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WAUSAU (WAOW) -
Deb Tuft of Wausau had a massive curve ball thrown into her marriage right after saying 'I do'.
Two weeks after her wedding to Chris, she had a mammogram at Aspirus Wausau Hospital. At just forty years old, it was the first she'd ever had. One mammogram turned to two, then an ultrasound and a biopsy, then diagnosis.
"My husband said he could actually tell before she told me because the nurse wouldn't look at either of us when she came to get us." Tuft says.
Breast cancer. But they'd caught it early. Thanks to that first mammogram."
Looking back, Tuft says, "I know we never would have found it. It was only a nine millimeter mass. If I had not gone, it probably could have gotten a lot worse."
Deb didn't pay for her mammogram. If fact, she's never seen a bill for any of her treatments. Everything up until her lumpectomy was paid for by a grant given to the Aspirus Women's Foundation by the Central Wisconsin Affiliate of Susan G. Komen. Her surgery and subsequent radiation treatments were paid for by the Wisconsin Well Women program. Without those services, Deb knows her cancer likely would have been caught too late.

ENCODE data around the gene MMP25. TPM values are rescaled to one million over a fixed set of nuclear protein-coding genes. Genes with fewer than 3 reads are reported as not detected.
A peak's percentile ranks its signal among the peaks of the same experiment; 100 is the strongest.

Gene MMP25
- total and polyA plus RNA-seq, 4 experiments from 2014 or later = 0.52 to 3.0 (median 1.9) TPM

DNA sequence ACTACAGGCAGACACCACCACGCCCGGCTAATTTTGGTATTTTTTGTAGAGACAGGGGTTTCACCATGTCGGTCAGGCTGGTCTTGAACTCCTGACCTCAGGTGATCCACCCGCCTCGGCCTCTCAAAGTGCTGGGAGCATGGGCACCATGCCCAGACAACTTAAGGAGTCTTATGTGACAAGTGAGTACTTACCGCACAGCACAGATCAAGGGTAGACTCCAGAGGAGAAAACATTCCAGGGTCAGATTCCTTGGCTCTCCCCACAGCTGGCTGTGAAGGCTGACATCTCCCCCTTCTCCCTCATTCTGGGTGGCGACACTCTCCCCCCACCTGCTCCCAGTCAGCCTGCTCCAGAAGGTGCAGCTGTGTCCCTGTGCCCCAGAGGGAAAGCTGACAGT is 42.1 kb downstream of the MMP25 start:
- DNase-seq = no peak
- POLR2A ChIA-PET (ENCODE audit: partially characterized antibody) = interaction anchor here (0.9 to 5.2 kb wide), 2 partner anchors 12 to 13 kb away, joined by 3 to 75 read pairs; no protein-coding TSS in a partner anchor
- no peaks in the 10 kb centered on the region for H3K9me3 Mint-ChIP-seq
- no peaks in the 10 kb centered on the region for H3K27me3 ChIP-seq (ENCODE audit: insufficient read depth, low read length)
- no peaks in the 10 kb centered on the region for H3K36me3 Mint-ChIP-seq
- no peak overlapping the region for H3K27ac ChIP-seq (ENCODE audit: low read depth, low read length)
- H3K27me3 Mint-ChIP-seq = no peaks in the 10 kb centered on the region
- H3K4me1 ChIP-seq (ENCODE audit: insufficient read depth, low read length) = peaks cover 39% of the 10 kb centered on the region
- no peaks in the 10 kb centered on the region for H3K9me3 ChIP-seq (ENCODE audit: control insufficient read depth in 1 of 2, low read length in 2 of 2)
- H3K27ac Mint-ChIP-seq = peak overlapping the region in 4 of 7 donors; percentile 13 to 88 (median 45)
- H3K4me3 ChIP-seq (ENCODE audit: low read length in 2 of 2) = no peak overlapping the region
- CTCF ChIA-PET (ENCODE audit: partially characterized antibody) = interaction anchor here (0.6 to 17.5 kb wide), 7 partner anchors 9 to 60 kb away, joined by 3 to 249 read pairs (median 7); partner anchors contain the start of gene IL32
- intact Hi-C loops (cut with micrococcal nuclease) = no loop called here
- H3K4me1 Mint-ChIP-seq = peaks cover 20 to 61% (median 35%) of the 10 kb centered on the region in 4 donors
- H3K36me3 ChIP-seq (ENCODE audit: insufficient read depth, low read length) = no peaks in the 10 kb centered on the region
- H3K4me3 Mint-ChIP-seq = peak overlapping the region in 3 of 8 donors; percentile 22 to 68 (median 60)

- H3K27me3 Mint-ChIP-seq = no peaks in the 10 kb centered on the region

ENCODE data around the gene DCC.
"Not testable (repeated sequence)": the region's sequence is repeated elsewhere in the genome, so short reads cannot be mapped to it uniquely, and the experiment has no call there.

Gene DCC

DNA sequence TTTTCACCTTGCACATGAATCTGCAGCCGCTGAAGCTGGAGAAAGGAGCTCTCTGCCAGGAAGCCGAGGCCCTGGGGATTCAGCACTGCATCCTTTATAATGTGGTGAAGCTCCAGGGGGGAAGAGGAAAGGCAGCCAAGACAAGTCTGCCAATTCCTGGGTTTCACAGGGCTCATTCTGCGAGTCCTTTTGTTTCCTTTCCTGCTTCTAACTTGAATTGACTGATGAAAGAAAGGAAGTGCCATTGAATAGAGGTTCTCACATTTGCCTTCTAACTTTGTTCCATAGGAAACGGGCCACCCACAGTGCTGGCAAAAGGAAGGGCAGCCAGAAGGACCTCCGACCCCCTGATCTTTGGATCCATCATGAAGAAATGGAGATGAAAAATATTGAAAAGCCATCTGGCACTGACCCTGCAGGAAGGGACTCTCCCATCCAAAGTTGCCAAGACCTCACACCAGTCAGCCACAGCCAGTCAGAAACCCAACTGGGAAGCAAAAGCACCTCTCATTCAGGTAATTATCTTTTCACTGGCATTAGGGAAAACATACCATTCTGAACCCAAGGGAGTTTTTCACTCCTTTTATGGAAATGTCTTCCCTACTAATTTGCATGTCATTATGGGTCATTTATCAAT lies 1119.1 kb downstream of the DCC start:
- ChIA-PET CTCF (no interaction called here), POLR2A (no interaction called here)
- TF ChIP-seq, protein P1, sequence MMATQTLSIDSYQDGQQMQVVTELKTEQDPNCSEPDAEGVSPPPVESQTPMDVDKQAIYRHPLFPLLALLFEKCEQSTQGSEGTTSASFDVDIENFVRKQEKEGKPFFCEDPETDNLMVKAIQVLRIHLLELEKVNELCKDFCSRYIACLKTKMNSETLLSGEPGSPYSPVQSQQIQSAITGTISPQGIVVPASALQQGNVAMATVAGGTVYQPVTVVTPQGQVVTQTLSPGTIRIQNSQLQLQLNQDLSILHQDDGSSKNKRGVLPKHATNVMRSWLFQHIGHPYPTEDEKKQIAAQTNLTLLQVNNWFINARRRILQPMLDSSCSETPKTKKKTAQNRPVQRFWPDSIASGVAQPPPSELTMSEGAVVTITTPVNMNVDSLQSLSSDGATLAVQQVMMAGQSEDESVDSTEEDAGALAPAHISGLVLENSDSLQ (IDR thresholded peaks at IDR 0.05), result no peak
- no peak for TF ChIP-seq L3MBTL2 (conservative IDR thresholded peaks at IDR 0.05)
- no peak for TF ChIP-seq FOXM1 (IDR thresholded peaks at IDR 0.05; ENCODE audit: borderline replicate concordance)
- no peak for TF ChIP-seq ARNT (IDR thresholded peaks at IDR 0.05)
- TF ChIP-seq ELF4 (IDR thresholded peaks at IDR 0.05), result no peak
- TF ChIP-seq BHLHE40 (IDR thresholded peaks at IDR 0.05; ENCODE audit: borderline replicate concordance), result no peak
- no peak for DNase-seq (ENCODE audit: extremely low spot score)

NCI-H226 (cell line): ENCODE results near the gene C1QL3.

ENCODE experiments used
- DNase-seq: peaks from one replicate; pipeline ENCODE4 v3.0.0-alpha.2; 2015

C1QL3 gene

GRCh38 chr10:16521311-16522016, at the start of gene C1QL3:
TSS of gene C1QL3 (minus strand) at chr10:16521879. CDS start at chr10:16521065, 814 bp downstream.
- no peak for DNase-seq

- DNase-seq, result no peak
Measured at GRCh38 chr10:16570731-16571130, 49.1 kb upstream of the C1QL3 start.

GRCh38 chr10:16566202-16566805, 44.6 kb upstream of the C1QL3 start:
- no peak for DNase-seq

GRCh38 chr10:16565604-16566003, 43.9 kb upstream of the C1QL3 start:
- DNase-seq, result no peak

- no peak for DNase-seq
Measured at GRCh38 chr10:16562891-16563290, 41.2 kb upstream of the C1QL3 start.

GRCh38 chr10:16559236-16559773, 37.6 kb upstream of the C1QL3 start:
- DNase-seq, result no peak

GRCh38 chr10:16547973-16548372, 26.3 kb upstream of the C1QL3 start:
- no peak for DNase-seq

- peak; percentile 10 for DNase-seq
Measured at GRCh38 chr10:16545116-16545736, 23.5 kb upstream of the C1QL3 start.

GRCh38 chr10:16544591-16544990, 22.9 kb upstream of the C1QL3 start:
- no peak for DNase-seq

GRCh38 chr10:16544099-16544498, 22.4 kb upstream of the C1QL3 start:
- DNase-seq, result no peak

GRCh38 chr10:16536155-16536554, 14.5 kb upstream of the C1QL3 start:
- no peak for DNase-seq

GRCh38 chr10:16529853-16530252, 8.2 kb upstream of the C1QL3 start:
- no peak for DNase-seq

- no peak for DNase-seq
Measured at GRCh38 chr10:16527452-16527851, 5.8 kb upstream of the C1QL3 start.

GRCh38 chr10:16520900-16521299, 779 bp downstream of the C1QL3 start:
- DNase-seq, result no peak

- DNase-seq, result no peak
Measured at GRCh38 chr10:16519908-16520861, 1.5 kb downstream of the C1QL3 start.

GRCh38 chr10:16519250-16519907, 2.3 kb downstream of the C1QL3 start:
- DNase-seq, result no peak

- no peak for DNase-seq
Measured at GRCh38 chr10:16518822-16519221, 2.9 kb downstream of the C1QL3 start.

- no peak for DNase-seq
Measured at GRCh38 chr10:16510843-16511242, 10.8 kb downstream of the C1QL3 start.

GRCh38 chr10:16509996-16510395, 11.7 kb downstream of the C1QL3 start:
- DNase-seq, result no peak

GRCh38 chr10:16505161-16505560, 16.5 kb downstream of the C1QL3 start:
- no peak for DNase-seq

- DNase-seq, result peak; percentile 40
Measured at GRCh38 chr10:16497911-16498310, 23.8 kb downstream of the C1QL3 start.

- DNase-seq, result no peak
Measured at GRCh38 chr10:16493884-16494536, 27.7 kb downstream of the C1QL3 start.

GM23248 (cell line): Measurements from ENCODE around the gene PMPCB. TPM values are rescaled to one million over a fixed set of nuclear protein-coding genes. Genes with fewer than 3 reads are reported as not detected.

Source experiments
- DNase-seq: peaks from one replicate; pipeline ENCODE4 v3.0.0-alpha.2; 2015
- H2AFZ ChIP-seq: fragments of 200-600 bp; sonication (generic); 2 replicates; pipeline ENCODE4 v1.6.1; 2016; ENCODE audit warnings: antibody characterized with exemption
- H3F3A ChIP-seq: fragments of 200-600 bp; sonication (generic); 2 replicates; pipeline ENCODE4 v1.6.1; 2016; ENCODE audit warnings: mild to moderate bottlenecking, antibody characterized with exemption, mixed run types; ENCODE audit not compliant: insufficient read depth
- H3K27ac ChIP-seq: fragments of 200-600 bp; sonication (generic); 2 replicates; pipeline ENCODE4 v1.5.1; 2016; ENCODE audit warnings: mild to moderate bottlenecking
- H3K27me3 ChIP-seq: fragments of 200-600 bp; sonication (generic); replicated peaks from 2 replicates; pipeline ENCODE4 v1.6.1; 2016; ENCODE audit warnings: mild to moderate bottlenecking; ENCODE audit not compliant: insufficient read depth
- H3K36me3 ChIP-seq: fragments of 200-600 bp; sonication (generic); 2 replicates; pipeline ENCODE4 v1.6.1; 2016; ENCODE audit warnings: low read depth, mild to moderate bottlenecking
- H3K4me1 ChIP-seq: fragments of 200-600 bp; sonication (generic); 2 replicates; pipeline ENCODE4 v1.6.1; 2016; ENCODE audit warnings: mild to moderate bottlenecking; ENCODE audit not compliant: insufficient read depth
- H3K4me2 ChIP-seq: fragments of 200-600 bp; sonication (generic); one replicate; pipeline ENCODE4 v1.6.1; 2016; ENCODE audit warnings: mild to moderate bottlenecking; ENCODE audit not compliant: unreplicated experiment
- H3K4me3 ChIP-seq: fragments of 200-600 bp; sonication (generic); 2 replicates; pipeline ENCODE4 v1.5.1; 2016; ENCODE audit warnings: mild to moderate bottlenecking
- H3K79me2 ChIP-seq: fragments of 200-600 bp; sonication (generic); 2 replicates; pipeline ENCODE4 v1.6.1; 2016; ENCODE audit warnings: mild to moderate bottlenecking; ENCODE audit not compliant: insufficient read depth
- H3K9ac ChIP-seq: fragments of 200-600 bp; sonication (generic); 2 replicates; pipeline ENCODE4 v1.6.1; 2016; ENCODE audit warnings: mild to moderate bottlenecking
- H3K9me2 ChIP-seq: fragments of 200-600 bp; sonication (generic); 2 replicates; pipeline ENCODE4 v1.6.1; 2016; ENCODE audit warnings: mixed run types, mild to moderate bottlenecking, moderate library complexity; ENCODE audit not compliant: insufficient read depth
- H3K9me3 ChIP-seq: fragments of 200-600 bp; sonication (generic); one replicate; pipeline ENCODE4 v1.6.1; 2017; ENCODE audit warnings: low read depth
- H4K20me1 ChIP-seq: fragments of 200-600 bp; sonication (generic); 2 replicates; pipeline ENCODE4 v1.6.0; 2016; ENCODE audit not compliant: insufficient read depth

So she tells her story in hopes of pushing other women toward the doctor.
"It was tough to talk about when I first found out. I didn't really want to tell anybody. But, I figure if I can help somebody, it's worth it."
A tattoo on her wrist is all that reminds deb of her scare. She got it at six months cancer free. A forever reminder of her battle and the people who kept her alive.
Today, Deb is cancer free. She'll go back to the doctor in a few months for another check up. After that, she'll have to go back one or twice a year.
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